When I have several windows open at once and I want to keep each in view on the screen, I resize them so that they all fit on the screen. I sometimes do this with as many as four windows at a time. I can get pretty crazy with comparing several things, such as having two windows with web pages, a third with a word file open, and a fourth with a spreadsheet. Like I said, I get crazy sometimes when I do extensive work where each of these items are needed to work with one another.

                  That method works for me so that I can actively work on each of the windows side by side. So maybe that will help you too.

                  1. Venkatachari M profile image85
                    Venkatachari Mposted 2 months ago in reply to this

                    My habit is also the same. When I am writing some article with great research, I keep many windows open (even 5 windows beside the word document).
                    But, I keep open them on the same browser, not resizing them. I click one window, view something, then click another window, refer something, click another to study some more, like that.
                    Resizing windows, you can keep only maximum 3 at a time that can be clearly readable.

  5. lobobrandon profile image83
    lobobrandonposted 2 months ago

    It's just a simple <a href="link" target="_blank"> that does what you are looking for. HP does not do this on its links because most people do not like stuff opening in multiple tabs. If they want to open in a new tab it's just a simple click on the center mouse button (or scroll ring thing, whatever it's called) or you could right click and open in new tab.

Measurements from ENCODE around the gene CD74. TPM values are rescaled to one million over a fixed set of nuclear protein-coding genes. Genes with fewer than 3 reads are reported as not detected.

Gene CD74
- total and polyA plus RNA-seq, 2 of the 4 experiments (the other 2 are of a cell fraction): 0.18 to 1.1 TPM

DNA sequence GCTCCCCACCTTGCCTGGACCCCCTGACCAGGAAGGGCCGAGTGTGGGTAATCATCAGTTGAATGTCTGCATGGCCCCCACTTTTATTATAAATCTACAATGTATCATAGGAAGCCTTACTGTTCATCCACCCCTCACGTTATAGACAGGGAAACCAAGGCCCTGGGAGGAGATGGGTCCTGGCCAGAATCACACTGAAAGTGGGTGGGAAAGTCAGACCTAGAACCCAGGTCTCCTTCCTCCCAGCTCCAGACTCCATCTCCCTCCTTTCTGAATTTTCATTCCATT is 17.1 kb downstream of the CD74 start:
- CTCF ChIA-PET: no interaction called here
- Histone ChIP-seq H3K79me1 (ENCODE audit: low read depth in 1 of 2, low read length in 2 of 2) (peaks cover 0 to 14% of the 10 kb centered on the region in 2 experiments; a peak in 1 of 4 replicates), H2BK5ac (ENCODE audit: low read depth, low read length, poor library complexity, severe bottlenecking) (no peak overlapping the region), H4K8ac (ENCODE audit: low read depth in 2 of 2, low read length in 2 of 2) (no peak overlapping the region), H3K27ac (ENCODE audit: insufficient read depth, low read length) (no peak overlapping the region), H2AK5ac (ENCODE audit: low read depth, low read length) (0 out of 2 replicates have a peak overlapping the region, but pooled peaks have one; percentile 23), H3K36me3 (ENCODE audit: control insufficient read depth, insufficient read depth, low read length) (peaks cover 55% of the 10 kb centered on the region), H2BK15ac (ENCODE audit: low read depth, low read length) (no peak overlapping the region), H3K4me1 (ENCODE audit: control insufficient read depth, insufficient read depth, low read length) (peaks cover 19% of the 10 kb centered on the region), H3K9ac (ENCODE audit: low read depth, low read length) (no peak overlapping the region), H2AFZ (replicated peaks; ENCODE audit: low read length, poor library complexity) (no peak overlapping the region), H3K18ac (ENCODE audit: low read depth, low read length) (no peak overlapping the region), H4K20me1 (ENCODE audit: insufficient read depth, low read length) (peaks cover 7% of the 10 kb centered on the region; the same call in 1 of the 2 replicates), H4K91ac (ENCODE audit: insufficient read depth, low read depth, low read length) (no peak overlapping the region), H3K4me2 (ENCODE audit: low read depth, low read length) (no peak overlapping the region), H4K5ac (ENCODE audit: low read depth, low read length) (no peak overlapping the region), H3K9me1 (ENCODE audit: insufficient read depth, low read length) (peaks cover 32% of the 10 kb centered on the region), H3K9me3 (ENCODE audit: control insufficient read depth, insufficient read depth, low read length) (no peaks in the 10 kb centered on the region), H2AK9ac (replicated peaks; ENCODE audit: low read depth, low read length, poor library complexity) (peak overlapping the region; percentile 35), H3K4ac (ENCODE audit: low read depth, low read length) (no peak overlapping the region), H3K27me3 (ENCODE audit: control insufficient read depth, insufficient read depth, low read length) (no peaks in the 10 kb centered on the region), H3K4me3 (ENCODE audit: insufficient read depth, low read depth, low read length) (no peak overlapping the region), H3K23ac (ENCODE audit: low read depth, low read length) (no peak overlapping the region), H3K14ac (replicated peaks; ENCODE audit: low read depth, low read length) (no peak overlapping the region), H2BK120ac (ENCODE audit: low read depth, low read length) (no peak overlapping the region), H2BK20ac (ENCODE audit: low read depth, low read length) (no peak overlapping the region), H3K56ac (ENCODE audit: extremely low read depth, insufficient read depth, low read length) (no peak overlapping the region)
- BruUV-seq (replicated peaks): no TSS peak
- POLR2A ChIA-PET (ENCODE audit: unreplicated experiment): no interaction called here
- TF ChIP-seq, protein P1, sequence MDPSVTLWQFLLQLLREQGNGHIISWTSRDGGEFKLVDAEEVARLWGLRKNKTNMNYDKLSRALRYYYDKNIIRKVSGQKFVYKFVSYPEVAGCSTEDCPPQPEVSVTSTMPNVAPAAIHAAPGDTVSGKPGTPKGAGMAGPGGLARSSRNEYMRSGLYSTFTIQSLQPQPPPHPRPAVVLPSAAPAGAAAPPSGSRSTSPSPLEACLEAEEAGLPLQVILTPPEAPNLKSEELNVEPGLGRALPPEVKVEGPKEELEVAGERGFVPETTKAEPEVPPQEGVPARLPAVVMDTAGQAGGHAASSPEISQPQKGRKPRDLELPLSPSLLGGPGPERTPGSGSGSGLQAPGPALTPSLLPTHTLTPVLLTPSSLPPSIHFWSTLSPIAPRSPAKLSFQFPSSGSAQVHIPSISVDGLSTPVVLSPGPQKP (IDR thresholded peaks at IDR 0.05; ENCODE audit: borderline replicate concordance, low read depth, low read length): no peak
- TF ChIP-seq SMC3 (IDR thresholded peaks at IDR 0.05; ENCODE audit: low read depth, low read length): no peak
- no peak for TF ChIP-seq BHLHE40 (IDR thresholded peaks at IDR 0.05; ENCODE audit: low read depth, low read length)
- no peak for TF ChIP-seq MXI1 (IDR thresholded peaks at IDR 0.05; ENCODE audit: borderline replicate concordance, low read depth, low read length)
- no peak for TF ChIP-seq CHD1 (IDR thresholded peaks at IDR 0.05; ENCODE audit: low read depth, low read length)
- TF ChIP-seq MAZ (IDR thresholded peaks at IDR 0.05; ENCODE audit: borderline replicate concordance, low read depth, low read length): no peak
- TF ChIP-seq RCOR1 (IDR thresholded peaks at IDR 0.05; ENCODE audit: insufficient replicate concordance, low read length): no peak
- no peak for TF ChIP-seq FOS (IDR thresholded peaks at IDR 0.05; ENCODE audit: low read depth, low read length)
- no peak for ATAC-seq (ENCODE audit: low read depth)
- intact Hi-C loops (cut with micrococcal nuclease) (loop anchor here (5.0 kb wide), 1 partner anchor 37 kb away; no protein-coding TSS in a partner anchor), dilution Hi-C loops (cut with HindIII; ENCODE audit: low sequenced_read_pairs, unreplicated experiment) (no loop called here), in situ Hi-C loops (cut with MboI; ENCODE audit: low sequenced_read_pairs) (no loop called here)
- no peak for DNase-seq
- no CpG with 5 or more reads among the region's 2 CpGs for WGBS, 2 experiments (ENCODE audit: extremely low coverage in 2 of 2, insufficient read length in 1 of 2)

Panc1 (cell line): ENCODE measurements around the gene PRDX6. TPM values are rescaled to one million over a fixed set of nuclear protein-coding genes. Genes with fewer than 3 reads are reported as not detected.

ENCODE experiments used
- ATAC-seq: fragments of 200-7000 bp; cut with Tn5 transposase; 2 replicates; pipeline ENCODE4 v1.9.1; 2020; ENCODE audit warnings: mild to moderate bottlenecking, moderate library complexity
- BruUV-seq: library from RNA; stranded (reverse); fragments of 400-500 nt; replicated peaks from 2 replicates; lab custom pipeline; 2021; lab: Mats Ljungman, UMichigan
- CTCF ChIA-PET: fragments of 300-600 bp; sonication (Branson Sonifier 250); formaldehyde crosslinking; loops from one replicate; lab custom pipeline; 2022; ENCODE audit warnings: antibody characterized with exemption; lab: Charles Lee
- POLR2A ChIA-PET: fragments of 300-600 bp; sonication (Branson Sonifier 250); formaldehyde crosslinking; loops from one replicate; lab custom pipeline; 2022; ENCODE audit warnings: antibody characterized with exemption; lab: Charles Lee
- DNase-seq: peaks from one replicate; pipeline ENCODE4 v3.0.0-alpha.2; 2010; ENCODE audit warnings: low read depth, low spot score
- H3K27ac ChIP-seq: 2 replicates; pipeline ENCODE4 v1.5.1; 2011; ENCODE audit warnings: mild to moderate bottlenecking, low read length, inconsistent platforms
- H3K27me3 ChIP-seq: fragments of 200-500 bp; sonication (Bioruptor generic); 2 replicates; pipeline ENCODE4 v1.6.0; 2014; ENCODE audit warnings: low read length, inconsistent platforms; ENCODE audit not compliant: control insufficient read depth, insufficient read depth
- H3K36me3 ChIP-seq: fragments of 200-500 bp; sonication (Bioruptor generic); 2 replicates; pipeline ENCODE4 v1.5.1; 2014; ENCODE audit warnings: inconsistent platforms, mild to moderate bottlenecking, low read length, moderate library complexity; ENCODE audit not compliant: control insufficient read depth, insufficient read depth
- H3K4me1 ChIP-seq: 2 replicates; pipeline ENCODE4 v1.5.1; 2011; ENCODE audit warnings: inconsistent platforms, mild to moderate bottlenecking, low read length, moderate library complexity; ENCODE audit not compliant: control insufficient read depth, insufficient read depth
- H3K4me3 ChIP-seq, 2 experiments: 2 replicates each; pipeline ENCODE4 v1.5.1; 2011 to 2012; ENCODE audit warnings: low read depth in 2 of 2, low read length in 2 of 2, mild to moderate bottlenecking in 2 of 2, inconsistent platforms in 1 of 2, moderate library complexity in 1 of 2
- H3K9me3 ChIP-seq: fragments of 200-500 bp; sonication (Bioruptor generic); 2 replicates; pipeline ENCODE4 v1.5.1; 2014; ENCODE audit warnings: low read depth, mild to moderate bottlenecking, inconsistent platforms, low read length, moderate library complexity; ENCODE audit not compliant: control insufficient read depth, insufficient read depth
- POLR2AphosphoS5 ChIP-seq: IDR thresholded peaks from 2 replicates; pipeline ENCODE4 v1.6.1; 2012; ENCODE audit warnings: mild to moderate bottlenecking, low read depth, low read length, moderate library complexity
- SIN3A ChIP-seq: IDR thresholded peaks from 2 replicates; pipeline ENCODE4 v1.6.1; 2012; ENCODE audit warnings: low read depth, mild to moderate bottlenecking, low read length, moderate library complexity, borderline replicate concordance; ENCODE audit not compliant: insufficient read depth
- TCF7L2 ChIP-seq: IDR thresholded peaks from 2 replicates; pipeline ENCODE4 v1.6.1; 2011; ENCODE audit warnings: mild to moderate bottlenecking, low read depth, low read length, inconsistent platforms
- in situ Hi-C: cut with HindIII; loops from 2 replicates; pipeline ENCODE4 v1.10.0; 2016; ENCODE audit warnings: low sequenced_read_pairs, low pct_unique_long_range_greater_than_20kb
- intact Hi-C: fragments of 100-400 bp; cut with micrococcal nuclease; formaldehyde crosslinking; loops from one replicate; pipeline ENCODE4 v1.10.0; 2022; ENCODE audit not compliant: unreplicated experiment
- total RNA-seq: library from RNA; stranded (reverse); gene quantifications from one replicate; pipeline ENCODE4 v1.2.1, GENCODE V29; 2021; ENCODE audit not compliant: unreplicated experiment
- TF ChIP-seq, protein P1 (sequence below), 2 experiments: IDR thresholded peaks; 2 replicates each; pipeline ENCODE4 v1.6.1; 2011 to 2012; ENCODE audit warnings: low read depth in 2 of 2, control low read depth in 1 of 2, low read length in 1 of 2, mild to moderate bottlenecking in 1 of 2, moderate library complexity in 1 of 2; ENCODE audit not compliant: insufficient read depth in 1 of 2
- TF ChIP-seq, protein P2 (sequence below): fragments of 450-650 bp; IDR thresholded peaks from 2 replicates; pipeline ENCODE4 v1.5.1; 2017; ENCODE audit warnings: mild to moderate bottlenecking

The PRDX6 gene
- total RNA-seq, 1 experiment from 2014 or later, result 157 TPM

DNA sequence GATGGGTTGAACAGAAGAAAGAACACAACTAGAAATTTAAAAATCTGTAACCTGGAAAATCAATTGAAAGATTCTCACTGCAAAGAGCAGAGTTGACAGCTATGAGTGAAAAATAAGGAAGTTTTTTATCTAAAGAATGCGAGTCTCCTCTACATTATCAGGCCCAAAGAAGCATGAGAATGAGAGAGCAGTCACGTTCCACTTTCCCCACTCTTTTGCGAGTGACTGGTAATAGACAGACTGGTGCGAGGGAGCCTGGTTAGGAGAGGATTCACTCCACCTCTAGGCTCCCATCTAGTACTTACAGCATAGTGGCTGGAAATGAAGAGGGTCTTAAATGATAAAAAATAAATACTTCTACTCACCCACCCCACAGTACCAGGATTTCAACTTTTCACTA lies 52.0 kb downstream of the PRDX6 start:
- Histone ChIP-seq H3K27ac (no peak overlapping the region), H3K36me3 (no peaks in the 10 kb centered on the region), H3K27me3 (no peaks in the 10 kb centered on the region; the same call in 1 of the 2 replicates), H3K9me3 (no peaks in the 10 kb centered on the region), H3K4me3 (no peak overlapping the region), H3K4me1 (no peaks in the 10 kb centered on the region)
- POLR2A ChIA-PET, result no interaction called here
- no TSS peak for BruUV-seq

You are trying to compare the target blank feature with manually opening in a new tab whose settings you can also control with your browser as others have stated.

  6. eugbug profile image95
    eugbugposted 2 months ago

    In windows 10, there is also the option of having more than one desktop on which you can have more application windows opened side by side. You can also use a second monitor plugged into your computer (at least you could when notebooks had a VGA port)

    1. Glenn Stok profile image97
      Glenn Stokposted 2 months ago in reply to this

      Yes, I can do the same thing on the iMac. Up to four desktops, and any number of windows that will fit on each. I just swipe sideways to go from one desktop to the next. That's how it works on the Mac. Very useful too.

 
working